The vector CS is a sum of contributions from all external sources. In particular consider the contribution from a discrete source. In addition to its frequency dependence, the power wave vector of this source depends on the direction and polarization of the incident field arriving from the source. This can be expressed in terms of a normalized source vector LS (f;n) where n is a source index. One can write for source n, C S ( f ; n ) = ( L R S ( f ; n ) L C S ( f ; n ) ) · a ( f ; n ) ( 4 )
In equation (4) a(f;n) corresponds to available power from the source. If P(f;n) is the incident power density (W/m2 ) due to the source, then it follows that, | a ( f ; n ) | 2 = λ 2 4 π P ( f ; n ) ( 5 )
The normalized source vector LS (f;n) is a construct whose purpose is to provide insight into the way a CPA system operates. It is important to give some consideration to the way in which time is referenced in order to more fully understand the meaning of the normalized source vector associated with a discrete source. This is so since the contributions from all the different sources need to be properly synchronized if their combined output is to represent a true coherent sum. Suffice it to say that phase needs to be referenced to a fixed point in space that serves as a fixed phase center of the system. This phase center will not vary as the load setting changes. The time dependence of all incident field waveforms can in principle be referenced to the time at which they reach this fixed phase center. Specifically what this means is that if we were to remove the antenna and replace it with an idealized field sensor (unit gain) located at the origin (i.e. the fixed phase center) and with the same polarization as the source, then would correspond to the Fourier transform of the measured time signal due to that source. With the antenna present and ports F and C matched (impedance zo), the Fourier transform of the corresponding signal received at these ports is given by (4). The phase of LS (f;n) is, therefore, referenced to the fixed phase c produce changes in the magnitudes and phases of the components of LS (f;n) as the load impedances change. However, the control loads do not affect the a(f;n) coefficients.

In the case of multi-path it may be necessary to associate more than one index n with an actual signal source. The different indices would correspond to the different propagation paths between the source and the receive system. It is convenient to think of these as representing correlated sources. This would be the case of coherent interference.

The Receiver System and Output

The power wave Cs e+Ci e (see equation (1)) can be represented as a sum over the individual contributions of all discrete sources that contribute to the output at R. The sum makes use of the LS (f;n) and a(f;n) factors for each source.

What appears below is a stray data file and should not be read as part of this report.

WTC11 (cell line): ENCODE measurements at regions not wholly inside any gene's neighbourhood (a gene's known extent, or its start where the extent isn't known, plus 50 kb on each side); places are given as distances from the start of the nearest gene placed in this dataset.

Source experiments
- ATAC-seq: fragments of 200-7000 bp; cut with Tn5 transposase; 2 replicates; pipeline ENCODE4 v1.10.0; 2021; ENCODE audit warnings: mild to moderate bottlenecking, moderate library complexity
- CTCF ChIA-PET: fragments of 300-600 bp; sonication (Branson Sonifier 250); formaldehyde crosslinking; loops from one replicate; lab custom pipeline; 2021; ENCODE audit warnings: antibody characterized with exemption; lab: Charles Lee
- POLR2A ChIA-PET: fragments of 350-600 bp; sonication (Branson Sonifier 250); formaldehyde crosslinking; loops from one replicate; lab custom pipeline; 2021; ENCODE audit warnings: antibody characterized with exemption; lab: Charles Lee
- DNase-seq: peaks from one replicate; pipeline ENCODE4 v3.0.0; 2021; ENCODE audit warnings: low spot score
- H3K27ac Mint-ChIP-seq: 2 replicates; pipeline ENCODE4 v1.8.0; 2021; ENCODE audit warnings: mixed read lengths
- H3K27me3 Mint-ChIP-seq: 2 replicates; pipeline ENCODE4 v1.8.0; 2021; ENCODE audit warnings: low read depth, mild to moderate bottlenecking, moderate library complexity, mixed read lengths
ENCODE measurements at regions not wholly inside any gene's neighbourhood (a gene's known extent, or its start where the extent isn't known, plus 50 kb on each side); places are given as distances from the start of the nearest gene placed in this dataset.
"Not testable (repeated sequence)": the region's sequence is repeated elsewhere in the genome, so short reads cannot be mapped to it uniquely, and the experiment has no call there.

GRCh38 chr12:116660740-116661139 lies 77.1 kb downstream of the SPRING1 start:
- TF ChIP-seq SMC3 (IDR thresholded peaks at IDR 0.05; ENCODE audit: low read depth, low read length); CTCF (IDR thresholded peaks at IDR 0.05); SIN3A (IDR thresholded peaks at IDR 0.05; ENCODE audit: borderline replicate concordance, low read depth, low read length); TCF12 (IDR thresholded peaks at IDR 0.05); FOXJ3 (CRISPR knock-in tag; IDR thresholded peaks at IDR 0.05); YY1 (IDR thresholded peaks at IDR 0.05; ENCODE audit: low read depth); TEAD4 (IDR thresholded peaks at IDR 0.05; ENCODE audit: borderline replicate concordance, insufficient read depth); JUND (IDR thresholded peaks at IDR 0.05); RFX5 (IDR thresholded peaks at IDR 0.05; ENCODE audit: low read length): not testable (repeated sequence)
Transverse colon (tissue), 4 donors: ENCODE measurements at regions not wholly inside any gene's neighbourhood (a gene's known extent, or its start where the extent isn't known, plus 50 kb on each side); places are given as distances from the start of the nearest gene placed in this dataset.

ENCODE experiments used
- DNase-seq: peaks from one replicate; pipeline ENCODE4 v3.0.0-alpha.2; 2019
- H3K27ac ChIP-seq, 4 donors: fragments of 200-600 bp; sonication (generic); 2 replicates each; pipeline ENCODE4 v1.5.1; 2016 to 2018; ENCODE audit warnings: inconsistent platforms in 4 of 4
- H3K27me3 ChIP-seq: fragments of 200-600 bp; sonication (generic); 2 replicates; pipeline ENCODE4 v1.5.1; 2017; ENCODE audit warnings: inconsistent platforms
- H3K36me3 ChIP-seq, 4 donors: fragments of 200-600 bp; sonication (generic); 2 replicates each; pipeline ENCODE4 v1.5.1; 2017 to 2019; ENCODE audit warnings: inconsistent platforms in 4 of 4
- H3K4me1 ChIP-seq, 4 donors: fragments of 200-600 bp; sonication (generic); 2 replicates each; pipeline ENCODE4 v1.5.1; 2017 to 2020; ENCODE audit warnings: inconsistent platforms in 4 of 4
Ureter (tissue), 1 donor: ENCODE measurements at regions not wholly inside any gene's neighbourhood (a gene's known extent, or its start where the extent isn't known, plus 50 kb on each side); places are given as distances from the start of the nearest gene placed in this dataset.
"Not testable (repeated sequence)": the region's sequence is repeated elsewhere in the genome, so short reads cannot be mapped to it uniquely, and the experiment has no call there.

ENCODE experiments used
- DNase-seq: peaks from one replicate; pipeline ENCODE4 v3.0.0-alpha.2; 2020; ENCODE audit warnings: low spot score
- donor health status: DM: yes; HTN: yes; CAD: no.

In FIG. 3 the receiver system is simply represented as a load at the receive ports R (31). Ideally, this system will be designed so that at operational frequencies the impedance at these ports is zo and, consequently, ΓR=0. The received power at these ports will then be represented by the power wave vector Ce (see equation 1). The receiver system consists of a receiver feed network, a receiver unit, and output devices. These output devices could be such things as power rectifiers or digitizers. The receiver system conditions the input Ce for output to these devices. It is characterized by a cascade (or cascades) of elements such as splitters, amplifiers, mixers, and filters. FIG. 7 illustrates the role of the receiver system and the feedback and control loop for an adaptive CPA system. Reference R (71) is shown. The CPA makes use of a feedback loop to adaptively determine the bias settings that in turn control the load values. This loop will contain an adaptive logic unit (74), a control signal (DC) circuit (75), and the active control load devices (76). This feedback loop can tap the output either before (pre-) (72) or after (post-) (73) the receiver (77). There might be situations where both pre and post feedback loops are used. The choice of configuration (pre-receiver or post-receiver) depends on the application. Both possibilities are illustrated in the FIG. 7. For the pre-receiver case (72) a power splitter in the link sends a specified percentage of the received power to the feedback loop and the rest goes to the receiver. Usually an amplifier is included in the link so that the splitter does not significantly degrade the noise figure.

Now let us refer to a specific output. This could be a receiver output (73) or an output to the feedback loop in the pre-receiver (72) configuration. A receiver link transfer function Uo will relate the output Vo to the input Ce. In what follows it is assumed that this link contains a band-pass filter to reject signal energy that is outside of some narrow band centered at an RF receive frequency fr. The output will be linearly related to the input with the form,
V o ·=U o ·C e  (6)